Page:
I miss you Babbage’s

Some stenches take a long time to leave my nostrils, and subsequently I don’t visit the mall very often. The crowded corridors are difficult to forget, and the cacophony of crying children, whiny teenagers, and rabid salespeople makes the mall an undesirable destination. Nevertheless, there are some occasions for visiting that cesspit of humanity, and with its claws dug so recently into my neck, I found myself ranting once again about inconsequential and irrelevant things.

The problem is that I irrationally blame the wrong party for most of the evils in our lives, and the mall gives me a billion different excuses to start railing against our society. In this particular instance, I happened to visit Gamestop to see if they had a copy of Heroes of Might and Magic 3 for Mac OS X.

Gamestop has become ubiquitous with brick-and-mortar game stores anymore. What was once Babbage’s in all its glory was purchased by Electronics Boutique some time ago, but the store itself didn’t change much so I didn’t really mind. It didn’t change because it didn’t have time, it turns out: EB was quickly purchased by Gamestop, and the world as we knew it came to an end.

Computer games have taken a number of evolutionary steps in the last two decades, each step angering gamers more than the previous. Increased focus on graphics and flash rather than story, cutting our manuals down to keyboard shortcut reference sheets, and the rise of first person shooters coinciding with the death of the RPG… Other than MMOs (of which there are few), PC games just haven’t done well the last few years.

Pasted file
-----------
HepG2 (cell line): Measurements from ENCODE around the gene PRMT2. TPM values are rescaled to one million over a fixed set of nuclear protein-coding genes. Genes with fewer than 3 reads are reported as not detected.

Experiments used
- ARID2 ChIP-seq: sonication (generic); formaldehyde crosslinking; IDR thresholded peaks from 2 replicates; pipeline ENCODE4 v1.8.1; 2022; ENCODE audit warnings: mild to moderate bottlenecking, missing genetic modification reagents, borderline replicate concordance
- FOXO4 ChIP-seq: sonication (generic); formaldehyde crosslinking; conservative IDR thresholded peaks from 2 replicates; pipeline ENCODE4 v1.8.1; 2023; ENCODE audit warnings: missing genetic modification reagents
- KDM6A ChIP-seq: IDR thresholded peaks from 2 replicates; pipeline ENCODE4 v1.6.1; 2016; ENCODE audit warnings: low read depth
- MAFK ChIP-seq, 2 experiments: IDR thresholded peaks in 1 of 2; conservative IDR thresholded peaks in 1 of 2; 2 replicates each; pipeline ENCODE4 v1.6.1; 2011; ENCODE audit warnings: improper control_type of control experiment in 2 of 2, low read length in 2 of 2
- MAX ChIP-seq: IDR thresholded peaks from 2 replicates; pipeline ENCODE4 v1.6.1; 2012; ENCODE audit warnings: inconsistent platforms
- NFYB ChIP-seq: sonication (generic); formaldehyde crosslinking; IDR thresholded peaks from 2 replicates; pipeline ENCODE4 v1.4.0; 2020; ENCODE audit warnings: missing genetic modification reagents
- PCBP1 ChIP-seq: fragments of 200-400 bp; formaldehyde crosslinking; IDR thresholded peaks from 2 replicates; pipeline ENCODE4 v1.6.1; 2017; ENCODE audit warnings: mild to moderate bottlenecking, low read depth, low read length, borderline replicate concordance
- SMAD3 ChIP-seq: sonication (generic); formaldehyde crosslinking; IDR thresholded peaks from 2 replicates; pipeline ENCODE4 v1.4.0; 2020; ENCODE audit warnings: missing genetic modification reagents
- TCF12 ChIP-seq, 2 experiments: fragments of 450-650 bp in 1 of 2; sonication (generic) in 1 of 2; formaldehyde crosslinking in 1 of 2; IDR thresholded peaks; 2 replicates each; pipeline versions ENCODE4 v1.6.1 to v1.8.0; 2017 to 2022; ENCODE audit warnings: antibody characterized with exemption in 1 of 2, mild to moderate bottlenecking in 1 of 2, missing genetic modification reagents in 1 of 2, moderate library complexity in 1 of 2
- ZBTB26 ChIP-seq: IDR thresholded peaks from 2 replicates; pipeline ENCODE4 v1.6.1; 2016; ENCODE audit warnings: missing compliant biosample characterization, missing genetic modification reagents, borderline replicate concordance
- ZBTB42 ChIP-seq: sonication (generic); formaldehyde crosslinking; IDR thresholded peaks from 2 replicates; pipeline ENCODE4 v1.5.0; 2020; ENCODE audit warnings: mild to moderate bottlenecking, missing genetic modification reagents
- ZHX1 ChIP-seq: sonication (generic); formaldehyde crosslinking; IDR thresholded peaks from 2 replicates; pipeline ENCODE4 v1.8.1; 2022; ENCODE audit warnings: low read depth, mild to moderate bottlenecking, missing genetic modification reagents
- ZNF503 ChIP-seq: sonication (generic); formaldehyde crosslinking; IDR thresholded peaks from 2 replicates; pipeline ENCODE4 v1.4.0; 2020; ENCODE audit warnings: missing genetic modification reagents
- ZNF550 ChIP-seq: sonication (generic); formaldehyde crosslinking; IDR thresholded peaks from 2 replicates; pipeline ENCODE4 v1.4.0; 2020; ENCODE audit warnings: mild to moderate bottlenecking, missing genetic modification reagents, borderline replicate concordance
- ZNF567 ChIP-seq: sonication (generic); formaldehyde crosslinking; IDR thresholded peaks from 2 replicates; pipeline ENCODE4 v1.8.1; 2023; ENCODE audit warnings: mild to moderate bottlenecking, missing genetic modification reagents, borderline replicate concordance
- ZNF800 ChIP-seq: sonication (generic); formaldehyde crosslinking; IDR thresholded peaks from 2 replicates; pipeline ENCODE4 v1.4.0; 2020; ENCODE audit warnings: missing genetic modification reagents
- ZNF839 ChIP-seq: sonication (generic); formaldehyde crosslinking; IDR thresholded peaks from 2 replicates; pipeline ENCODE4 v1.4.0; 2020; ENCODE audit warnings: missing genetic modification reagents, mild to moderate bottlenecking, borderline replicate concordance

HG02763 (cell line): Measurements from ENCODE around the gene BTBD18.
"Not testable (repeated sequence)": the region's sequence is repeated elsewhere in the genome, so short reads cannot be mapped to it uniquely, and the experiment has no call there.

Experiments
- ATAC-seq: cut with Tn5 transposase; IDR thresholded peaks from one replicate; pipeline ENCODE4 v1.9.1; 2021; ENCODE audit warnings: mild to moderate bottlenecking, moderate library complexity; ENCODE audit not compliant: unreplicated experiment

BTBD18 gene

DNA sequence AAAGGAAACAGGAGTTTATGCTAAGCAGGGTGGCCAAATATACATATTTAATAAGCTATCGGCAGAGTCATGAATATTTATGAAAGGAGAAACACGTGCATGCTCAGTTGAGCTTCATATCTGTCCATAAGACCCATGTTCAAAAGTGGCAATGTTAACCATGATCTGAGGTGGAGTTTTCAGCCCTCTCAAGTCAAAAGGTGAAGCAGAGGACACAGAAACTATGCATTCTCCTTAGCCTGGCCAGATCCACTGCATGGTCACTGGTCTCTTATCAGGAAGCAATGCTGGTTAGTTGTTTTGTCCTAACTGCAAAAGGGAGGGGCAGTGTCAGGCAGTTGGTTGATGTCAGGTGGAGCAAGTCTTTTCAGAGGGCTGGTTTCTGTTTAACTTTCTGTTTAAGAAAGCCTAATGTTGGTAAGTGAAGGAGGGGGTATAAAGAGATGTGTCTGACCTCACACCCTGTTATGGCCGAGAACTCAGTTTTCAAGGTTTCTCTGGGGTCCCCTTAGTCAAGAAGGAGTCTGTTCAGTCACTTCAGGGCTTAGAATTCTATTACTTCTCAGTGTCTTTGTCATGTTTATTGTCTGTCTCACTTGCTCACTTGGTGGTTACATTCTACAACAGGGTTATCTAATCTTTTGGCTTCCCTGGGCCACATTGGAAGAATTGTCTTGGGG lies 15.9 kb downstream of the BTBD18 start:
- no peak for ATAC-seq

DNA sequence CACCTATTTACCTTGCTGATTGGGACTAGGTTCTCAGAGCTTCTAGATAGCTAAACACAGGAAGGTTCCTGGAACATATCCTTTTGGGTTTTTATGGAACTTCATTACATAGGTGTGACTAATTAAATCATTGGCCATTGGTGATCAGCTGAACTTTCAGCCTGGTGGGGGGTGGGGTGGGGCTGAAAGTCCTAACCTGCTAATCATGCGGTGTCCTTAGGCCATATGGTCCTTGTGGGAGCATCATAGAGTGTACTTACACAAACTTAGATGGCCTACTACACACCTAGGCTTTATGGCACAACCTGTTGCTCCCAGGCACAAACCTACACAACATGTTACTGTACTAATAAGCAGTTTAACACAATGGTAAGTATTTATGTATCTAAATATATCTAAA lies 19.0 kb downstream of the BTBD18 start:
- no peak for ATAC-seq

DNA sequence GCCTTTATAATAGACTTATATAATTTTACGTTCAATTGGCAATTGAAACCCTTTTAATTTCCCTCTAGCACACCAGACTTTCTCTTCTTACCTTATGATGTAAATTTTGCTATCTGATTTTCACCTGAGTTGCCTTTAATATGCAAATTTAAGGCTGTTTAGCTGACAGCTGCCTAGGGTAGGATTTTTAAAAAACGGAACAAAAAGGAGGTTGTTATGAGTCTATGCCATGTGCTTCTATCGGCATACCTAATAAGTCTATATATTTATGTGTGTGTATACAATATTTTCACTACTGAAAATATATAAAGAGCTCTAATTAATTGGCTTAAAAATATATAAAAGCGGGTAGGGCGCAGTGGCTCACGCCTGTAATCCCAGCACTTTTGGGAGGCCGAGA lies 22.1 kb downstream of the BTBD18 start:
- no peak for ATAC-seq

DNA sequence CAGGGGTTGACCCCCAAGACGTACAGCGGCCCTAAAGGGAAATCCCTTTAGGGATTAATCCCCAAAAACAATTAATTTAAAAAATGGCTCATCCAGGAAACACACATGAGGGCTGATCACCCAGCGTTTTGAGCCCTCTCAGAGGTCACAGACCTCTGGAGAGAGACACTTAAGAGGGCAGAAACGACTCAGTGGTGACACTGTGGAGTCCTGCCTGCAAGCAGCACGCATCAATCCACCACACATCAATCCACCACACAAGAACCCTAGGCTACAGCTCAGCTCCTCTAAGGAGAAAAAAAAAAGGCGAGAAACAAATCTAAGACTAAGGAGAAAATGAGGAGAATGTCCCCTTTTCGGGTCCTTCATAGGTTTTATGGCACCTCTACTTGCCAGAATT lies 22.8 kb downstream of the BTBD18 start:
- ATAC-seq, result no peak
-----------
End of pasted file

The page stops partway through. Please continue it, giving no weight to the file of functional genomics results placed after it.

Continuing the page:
Now it’s all consoles, and Gamestop reflects this. As I spun wildly around the store, eyes wide in horror, it occurred to me that my quest was doomed from the beginning. I don’t know why I even bothered to go in. Gamestop isn’t my gaming store, because the mass culture of gaming has degenerated to nothing more than vendors pushing crap on kids to waste some time.
Gamestop represents the death of the metagame, of thoughtfulness, and of harmony between gamers. And it’s not like their distribution model has resulted in lower prices; games have skyrocketed in price in the last ten years, until now it has become almost reasonable to pay $50-60 for a game.

Of course, I’m making some wildly insulting assumptions with the above observations and statements. I’m essentially segregating the gaming community into two camps: true gamers (old school) and kiddies (console pill poppers). And it’s particularly stupid because I own a console myself and love the toy. It would cost me well over a thousand dollars to build a computer capable of playing a game at an equivalent graphics level as my XBox 360, and I enjoy kicking back on the couch with a controller.

I just wish the rise of the console hadn’t necessitated the death of the PC game. Relatively few games are released for computers anymore, and it is harder and harder to justify doing so when the console market has become so profitable and far-reaching. But I also don’t feel that we get the same quality of games in regards to story and gameplay anymore. When I get with gamers to talk about games, we often gravitate towards titles released five, ten, or more years ago. Those are the ones we remember and crave, and I think it’s largely because of the metagame.